Art Appreciation Topic VIII: Art Movements in the Later 19th Century
Art Appreciation Topic VIII: Art Movements in the Later 19th Century
Art Appreciation Topic VIII: Art Movements in the Later 19th Century
Art Appreciation Topic VIII: Art Movements in the Later 19th Century
Art Appreciation Topic VIII: Art Movements in the Later 19th Century
Art Appreciation Topic VIII: Art Movements in the Later 19th Century
Art Appreciation Topic VIII: Art Movements in the Later 19th Century
Art Appreciation Topic VIII: Art Movements in the Later 19th Century
Art Appreciation Topic VIII: Art Movements in the Later 19th Century
Art Appreciation Topic VIII: Art Movements in the Later 19th Century
Art Appreciation Topic VIII: Art Movements in the Later 19th Century
Art Appreciation Topic VIII: Art Movements in the Later 19th Century
Art Appreciation Topic VIII: Art Movements in the Later 19th Century
Art Appreciation Topic VIII: Art Movements in the Later 19th Century
Art Appreciation Topic VIII: Art Movements in the Later 19th Century
Art Appreciation Topic VIII: Art Movements in the Later 19th Century
Art Appreciation Topic VIII: Art Movements in the Later 19th Century
Art Appreciation Topic VIII: Art Movements in the Later 19th Century
Art Appreciation Topic VIII: Art Movements in the Later 19th Century
Art Appreciation Topic VIII: Art Movements in the Later 19th Century
Art Appreciation Topic VIII: Art Movements in the Later 19th Century
Art Appreciation Topic VIII: Art Movements in the Later 19th Century
Art Appreciation Topic VIII: Art Movements in the Later 19th Century
Art Appreciation Topic VIII: Art Movements in the Later 19th Century
Art Appreciation Topic VIII: Art Movements in the Later 19th Century
Art Appreciation Topic VIII: Art Movements in the Later 19th Century
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Art Appreciation Topic VIII: Art Movements in the Later 19th Century

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Art Appreciation Topic VIII: Art Movements in the Later 19th Century

  1. 1. Art Appreciation Topic VIII:Art Movements in the Later 19 th Century c.1840-c.1914
  2. 2. French Academic Art (c.1840-1900) Realism (c.1850-1900) Victorian Art (c.1837-1901)The Pre-Raphaelites (c.1848-1910) Impressionism (c.1870-c.1900)Postimpressionism (c. 1880-c.1910) Neoimpressionism (c.1885-1900) Symbolism (c.1885-1910) The Nabis (c.1890-1900) Art Nouveau (c.1890-1914)
  3. 3. The term “Academic Art” can be used to refer to all artinfluenced by the various established Academies, which began toproliferate throughout Europe during the early 18th century, but it isoften meant to refer to artists influenced by the standards of theFrench Académie des beaux-arts. The French Academy had atremendous influence on the Salons in 19th century Paris betweenc.1840-c.1900. As the main forum for academic art, the Paris Salons were heldin the Salon dApollon in the Palais du Louvre. These state-sponsoredexhibitions were enormously influential in establishing officiallyapproved styles and molding public taste, and they helped consolidatethe Royal Academy’s dictatorial control over the production of fine art.For much of the 19th century, the Salon had a conservative outlook,which discouraged new trends. French academic art used to be viewedas the rather dull art of the establishment, but in recent years opinionhas shifted somewhat. The most prestigious form of academic art was “historypainting,” which encompassed religious, mythological, and allegoricalsubjects as well as history. Landscapes, portraits, and genre scenes(paintings of everyday life) were deemed to be less important, whilemodern subjects were frowned upon. The question of “finish” was evenmore crucial. Academic artists favored a detailed, enamel-like finishthat appeared realistic even when viewed close up.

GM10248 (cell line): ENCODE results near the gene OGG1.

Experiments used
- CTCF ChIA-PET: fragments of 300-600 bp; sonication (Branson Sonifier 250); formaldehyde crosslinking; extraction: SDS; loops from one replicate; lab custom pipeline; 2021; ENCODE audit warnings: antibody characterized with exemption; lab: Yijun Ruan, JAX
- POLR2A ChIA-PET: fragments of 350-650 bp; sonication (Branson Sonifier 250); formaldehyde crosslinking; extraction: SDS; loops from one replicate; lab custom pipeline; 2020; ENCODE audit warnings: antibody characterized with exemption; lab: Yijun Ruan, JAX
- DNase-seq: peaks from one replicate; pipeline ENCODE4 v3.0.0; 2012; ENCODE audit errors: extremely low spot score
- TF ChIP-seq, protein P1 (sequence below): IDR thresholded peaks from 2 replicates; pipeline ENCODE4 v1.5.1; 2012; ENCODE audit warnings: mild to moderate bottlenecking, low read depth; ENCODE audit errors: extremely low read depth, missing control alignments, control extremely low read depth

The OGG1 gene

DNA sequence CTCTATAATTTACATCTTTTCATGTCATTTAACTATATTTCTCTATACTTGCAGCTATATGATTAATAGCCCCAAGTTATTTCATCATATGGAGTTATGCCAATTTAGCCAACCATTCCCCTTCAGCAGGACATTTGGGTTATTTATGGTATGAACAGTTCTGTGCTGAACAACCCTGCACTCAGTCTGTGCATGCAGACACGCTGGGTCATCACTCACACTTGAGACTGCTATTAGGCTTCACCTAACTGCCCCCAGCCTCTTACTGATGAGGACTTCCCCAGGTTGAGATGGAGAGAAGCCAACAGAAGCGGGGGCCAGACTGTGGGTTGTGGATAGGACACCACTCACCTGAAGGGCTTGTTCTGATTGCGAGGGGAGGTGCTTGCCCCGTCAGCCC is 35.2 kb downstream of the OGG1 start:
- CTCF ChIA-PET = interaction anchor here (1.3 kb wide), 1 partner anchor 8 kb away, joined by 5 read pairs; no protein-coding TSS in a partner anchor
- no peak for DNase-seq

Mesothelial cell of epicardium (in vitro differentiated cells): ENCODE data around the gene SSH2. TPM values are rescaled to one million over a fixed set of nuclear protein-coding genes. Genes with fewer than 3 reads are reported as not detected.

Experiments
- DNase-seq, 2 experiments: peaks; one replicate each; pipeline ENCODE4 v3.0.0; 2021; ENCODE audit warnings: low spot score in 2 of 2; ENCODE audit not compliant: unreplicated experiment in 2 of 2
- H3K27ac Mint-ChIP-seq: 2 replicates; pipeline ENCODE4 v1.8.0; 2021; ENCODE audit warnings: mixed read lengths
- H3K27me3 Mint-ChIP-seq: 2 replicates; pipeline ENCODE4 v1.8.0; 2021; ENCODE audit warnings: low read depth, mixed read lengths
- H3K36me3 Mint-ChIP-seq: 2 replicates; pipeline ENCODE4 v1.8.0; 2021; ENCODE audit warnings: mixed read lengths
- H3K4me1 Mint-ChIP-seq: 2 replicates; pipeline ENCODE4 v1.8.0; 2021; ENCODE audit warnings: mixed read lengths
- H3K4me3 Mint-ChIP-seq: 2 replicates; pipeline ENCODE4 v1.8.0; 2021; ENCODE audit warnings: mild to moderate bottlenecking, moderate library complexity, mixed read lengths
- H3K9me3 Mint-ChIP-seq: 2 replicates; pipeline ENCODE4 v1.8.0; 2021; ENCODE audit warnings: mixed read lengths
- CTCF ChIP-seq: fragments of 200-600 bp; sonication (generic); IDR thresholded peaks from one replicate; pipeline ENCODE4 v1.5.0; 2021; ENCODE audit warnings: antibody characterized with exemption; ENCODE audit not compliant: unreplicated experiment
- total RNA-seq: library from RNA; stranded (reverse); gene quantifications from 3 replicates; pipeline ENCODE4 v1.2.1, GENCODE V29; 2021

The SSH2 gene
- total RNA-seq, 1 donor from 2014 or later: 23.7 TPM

4. 4. The Romans of theDecadence by Couture
  5. 5. A Game of Piquet by Meissonier
  6. 6. TheCampaignof France, 1814 byMeissonier
  7. 7. Portrait ofAlexandreDumas fils byMeissonier
  8. 8. Homage to Delacroix by Fantin-Latour
  9. 9. BlackBashi-Bazouk byGérôme
  10. 10. Pygmalion and Galatea by Gérôme
  11. 11. The Birth of Venus byBouguereau
  12. 12. The Wave by Bouguereau
  13. 13. The Realist movement emerged in France in the mid-19thcentury as a reaction against the outdated strictures of academic art,and it signaled a definitive break from the artistic traditions of the past.The movement was spearheaded by Gustave Courbet and Jean-FrançoisMillet. In the late 1840s, a circle of writers, artists and intellectualsheld regular meetings at a Parisian bar, the Brasserie Andler. Theydubbed their meeting place the “Temple of Realism,” and it was thisnickname that Courbet adopted for his art. Although they appear anything but revolutionary today, thepaintings of Courbet provoked a storm of protest at the Salon, largelybecause they contravened normal academic practice. Instead oftackling noble themes, Realist artists painted the harsh conditions ofrural life. While such scenes were expected to be small and picturesqueto provide a sense of escapism, the peasant pictures of Courbet andMillet were on a large scale normally reserved for major historicalthemes or religious subjects, and they focused on the hardship ofmodern working conditions. The Realists attracted equal scorn for their figures, which oftenfeatured double chins and rolls of fat or wizened caricatures. For thedelicate sensibilities of critics accustomed to the idealized forms inacademic art, this was not realism but a deliberate quest for ugliness.
  14. 14. Womanwith the Pearl by Corot
  15. 15. Lady in Blue by Corot
  16. 16. The Stone Breakers by Courbet